PCT International Search Report and Written Opinion mailed Mar. 29, 2011 for PCT Application No. PCT/US10/45991, 10 pgs.
PCT Search Report & Written Opinion mailed Jun. 27, 2011 for PCT Application No. PCT/US10/45996.
Raffle, et al., "Family Story Play: Reading with Young Children (and Elmo) Over a Distance", CHI 2010, Apr. 10-15, 2010, Atlanta, Georgia, 10 pages.
The PCT Search Report & Written Opinion mailed Nov. 30, 2011 for PCT Application No. PCT/US11/28371, 10 pages.
The PCT Search Report & Written Opinion mailed Oct. 27, 2011 for PCT Application No. PCT/US11/28527, 11 pages.
The PCT Search Report & Written Opinion mailed Oct. 31, 2011 for PCT Application No. PCT/US11/28545, 8 pages.
Yarosh et al. , "Developing a Media Space for Remote Synchronous Parent Child Interaction", IDC 2009, Jun. 3-5, 2009, Como, Italy, 10 pages.

Cited By (5)

* Cited by examiner, † Cited by third party
Publication number Priority date Publication date Assignee Title
US20150007307A1 (en) * 2013-03-10 2015-01-01 eBravium, Inc. Method and System for Integration of Instruction and Task Completion Based Access to Mobile Device Operating Systems
US20140308638A1 (en) * 2013-04-16 2014-10-16 Intrinsic Value Software, Inc. Using an earned points system to provide internet access
US20160132688A1 (en) * 2013-06-18 2016-05-12 Passtask, Llc Task Oriented Passwords
WO2016029259A1 (en) * 2014-08-25 2016-03-03 LOSINSKI, Robyn June System and method for monitoring behaviour and awarding rewards
US10373411B2 (en) 2017-06-05 2019-08-06 At&T Mobility Ii Llc Regulating access to electronic entertainment to incentivize desired behavior

Also Published As

Publication number Publication date
US20110237227A1 (en) 2011-09-29
WO2011119375A2 (en) 2011-09-29
WO2011119375A3 (en) 2011-12-29

Similar Documents

Publication Publication Date Title
Tsai et al. Who's viewed you?: the impact of feedback in a mobile location-sharing application
US8589955B2 (en) System and method for building applications, such as customized applications for mobile devices
KR101060563B1 (en) Preferred contact group centric interface of
US8626141B2 (en) Method and apparatus for customizing a user interface menu
US9344522B2 (en) Systems and methods for widget rendering and sharing on a personal electronic device
US9208513B1 (en) Automated branding of generic applications
US8117287B2 (en) Interactive messaging system
US20050044061A1 (en) Method and system for providing interactive business directory services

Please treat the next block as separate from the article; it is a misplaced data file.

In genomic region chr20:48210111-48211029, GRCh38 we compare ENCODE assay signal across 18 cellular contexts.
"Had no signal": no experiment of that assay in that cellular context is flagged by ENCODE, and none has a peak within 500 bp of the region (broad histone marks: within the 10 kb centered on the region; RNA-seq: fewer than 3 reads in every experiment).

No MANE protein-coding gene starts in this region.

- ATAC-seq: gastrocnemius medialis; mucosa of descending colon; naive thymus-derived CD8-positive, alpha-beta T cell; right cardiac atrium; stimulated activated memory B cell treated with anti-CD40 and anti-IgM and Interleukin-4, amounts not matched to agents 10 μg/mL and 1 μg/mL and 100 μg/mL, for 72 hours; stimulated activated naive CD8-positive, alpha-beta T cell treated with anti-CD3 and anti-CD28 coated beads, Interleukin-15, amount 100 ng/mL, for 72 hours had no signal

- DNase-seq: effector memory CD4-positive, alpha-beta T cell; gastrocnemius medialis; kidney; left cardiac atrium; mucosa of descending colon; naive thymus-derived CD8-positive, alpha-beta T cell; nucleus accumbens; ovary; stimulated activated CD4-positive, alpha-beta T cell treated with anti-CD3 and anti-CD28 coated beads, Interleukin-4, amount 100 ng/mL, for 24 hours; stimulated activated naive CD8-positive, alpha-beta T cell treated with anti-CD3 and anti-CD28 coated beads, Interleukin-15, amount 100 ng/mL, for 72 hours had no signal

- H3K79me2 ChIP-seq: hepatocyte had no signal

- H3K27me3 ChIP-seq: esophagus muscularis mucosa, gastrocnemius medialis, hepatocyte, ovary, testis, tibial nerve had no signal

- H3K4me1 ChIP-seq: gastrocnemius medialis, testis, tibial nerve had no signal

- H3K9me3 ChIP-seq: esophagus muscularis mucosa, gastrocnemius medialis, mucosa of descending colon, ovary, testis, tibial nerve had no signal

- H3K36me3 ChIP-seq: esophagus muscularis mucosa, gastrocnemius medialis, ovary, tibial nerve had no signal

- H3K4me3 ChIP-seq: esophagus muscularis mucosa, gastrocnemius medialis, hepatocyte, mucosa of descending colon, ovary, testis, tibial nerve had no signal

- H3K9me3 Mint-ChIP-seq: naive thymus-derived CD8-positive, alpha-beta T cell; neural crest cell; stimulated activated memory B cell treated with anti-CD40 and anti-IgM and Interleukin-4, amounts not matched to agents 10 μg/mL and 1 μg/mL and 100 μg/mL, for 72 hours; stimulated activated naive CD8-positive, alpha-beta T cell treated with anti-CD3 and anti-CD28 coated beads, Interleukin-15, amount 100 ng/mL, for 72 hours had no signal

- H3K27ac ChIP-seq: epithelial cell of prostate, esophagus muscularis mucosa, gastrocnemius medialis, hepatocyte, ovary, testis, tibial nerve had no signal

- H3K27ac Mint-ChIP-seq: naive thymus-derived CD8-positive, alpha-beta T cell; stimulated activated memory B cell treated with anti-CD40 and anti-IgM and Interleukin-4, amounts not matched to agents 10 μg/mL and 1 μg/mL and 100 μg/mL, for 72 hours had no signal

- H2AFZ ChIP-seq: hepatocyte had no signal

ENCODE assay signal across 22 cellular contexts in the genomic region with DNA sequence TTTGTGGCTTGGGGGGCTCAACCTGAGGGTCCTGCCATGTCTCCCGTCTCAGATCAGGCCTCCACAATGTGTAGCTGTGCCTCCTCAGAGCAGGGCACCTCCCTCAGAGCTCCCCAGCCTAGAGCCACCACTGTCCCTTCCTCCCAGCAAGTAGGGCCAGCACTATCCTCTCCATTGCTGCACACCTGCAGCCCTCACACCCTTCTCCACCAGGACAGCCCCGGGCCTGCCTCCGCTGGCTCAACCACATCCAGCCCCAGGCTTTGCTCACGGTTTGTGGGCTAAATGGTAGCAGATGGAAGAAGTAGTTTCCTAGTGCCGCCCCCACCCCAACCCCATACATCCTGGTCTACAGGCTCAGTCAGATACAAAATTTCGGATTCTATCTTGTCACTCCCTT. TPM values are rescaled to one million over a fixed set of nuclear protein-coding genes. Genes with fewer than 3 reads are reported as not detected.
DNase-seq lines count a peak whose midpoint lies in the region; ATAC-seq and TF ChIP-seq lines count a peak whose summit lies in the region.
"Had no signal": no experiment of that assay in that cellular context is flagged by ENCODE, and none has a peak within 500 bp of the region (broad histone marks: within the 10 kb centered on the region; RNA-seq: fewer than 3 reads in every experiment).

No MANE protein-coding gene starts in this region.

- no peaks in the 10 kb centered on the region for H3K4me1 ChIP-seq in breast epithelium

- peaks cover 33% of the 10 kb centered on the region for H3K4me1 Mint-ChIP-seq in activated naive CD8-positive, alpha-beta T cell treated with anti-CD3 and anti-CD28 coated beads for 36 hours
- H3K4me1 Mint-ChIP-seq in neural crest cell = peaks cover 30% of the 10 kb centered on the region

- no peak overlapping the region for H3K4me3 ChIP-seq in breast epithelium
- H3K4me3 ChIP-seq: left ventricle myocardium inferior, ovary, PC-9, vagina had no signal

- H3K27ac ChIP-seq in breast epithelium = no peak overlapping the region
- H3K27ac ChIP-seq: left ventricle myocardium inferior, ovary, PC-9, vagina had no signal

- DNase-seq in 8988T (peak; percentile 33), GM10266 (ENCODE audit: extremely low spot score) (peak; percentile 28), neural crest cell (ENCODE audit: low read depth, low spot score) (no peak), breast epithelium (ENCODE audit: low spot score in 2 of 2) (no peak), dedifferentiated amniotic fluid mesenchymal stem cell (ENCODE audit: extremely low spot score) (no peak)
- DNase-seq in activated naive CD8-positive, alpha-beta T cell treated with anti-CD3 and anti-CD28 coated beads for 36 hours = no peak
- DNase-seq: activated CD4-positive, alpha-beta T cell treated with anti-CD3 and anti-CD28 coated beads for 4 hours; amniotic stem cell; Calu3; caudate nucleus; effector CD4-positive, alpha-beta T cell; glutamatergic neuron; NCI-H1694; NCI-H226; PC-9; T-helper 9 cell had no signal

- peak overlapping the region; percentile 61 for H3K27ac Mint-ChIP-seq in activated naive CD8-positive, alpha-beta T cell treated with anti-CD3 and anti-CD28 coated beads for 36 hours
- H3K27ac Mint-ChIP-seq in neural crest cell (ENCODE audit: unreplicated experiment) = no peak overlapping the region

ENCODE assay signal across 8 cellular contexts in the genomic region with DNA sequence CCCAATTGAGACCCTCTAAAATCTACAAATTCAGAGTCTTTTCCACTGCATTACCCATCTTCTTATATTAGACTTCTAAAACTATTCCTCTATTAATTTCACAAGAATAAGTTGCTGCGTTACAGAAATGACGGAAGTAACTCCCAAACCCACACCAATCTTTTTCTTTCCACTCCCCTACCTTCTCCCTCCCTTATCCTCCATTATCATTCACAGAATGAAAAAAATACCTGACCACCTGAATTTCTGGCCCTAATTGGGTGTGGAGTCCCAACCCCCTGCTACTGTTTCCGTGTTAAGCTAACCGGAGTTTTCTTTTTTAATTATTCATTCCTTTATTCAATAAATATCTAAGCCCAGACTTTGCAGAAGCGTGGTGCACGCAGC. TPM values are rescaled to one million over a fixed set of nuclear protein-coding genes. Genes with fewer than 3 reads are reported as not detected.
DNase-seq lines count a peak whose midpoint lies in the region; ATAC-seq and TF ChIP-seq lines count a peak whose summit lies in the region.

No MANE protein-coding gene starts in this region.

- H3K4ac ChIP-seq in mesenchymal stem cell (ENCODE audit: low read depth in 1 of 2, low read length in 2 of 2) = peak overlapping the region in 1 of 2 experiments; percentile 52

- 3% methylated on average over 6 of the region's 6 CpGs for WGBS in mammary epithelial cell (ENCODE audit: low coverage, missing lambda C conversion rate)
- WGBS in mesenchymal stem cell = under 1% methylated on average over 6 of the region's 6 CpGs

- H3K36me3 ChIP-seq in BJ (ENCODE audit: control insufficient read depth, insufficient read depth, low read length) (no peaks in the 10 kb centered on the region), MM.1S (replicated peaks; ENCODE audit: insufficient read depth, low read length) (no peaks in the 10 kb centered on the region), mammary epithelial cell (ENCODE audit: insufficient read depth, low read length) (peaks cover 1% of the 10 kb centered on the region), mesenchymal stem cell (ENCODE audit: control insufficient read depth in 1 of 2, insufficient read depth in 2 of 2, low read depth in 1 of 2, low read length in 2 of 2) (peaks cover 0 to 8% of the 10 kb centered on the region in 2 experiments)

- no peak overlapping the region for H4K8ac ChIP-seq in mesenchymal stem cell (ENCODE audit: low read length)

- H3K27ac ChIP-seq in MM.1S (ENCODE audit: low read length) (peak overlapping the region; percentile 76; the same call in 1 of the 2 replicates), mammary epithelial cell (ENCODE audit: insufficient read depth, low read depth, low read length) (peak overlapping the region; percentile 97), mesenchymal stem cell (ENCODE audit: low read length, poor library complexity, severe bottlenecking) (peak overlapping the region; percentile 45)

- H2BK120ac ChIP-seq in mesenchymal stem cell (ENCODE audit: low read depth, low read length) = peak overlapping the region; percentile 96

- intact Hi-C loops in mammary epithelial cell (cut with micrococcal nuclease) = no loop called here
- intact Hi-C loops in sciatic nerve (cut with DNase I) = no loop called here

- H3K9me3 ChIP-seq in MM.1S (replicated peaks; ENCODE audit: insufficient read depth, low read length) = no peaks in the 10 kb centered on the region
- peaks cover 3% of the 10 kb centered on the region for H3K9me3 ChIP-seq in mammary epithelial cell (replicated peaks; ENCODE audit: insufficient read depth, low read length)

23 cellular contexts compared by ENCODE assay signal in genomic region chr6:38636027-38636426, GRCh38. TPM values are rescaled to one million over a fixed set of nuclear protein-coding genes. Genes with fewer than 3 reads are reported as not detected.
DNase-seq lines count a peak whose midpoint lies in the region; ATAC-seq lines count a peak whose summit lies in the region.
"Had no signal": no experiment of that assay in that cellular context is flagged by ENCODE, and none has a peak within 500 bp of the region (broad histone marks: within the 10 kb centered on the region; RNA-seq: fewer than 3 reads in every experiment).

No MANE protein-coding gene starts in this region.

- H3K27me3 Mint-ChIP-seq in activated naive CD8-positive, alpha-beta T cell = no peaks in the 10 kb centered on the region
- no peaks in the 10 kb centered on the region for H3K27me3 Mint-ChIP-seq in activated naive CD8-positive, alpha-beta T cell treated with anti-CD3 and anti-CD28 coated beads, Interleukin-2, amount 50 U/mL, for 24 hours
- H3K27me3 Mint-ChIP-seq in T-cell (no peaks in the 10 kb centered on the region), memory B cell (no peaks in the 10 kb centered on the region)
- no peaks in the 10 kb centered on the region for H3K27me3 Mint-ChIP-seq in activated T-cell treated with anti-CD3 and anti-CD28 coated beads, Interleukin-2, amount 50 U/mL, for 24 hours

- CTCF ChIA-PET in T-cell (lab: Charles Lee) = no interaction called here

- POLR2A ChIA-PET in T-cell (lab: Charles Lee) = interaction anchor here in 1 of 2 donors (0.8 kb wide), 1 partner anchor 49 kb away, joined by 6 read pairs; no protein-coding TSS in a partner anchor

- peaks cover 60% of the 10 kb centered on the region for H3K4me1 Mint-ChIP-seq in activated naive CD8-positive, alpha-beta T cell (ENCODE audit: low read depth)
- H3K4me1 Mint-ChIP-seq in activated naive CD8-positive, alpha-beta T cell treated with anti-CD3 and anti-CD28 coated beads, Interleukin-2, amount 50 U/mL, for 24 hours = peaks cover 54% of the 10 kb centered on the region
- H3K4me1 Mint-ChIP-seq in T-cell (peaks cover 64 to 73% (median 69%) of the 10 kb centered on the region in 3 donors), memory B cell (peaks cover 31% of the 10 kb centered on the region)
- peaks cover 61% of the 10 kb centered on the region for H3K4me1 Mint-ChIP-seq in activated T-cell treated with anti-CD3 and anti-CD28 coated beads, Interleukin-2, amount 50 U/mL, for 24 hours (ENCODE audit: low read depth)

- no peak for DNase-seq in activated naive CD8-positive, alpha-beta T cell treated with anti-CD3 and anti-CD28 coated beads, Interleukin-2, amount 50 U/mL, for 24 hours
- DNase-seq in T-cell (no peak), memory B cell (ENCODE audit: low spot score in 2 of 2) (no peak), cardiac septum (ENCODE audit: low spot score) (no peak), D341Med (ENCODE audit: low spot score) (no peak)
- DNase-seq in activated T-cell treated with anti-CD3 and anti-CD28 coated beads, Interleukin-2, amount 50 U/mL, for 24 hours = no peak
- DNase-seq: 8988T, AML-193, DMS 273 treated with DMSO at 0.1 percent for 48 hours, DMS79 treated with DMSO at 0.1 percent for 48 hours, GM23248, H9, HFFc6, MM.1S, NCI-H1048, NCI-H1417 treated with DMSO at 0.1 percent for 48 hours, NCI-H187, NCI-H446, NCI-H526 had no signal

KR101294582B1 (en) Sharing of media using contact data
KR101467315B1 (en) Management of dynamic electronic coupons
Palen et al. Beyond the handset: designing for wireless communications usability
US20080052373A1 (en) Systems and methods for a community-based user interface
US8788655B2 (en) Systems for accepting and approving applications and methods of operation of same
US8650290B2 (en) Portable computing device and method of operation of same
US8612582B2 (en) Managed services portals and method of operation of same
US8745213B2 (en) Managed services platform and method of operation of same
KR101537482B1 (en) Method of provicing a lot of services extended from a instant messaging service and the instant messaging service
US9998881B2 (en) Online systems and methods for advancing information organization sharing and collective action
US8615581B2 (en) System for managing devices and method of operation of same
Roberts et al. Internet marketing: Integrating online and offline strategies
US20080294994A1 (en) Event management system and method with calendar interface
KR101523607B1 (en) Apparatus and methods for widget intercommunication in a wireless communication environment
US8978006B2 (en) Systems and methods for a mobile business application development and deployment platform
CN102707870B (en) Method for providing background of locked screen and electronic device
US20120036440A1 (en) Supervisory portal systems and methods of operation of same

Legal Events

Date Code Title Description
AS Assignment

Owner name: T-MOBILE USA, INC., WASHINGTON

Free format text: ASSIGNMENT OF ASSIGNORS INTEREST;ASSIGNORS:KEMERY, MICHAEL;WANG, WINSTON;WICKMAN, MARIANNA;REEL/FRAME:024139/0728

Effective date: 20100323

STCF Information on status: patent grant

Free format text: PATENTED CASE

AS Assignment

Owner name: DEUTSCHE BANK AG NEW YORK BRANCH, AS ADMINISTRATIV

Free format text: SECURITY AGREEMENT;ASSIGNORS:T-MOBILE USA, INC.;METROPCS COMMUNICATIONS, INC.;T-MOBILE SUBSIDIARY IV CORPORATION;REEL/FRAME:037125/0885

Effective date: 20151109

AS Assignment

Owner name: DEUTSCHE TELEKOM AG, GERMANY

Free format text: INTELLECTUAL PROPERTY SECURITY AGREEMENT;ASSIGNOR:T-MOBILE USA, INC.;REEL/FRAME:041225/0910

Effective date: 20161229

FPAY Fee payment

Year of fee payment: 4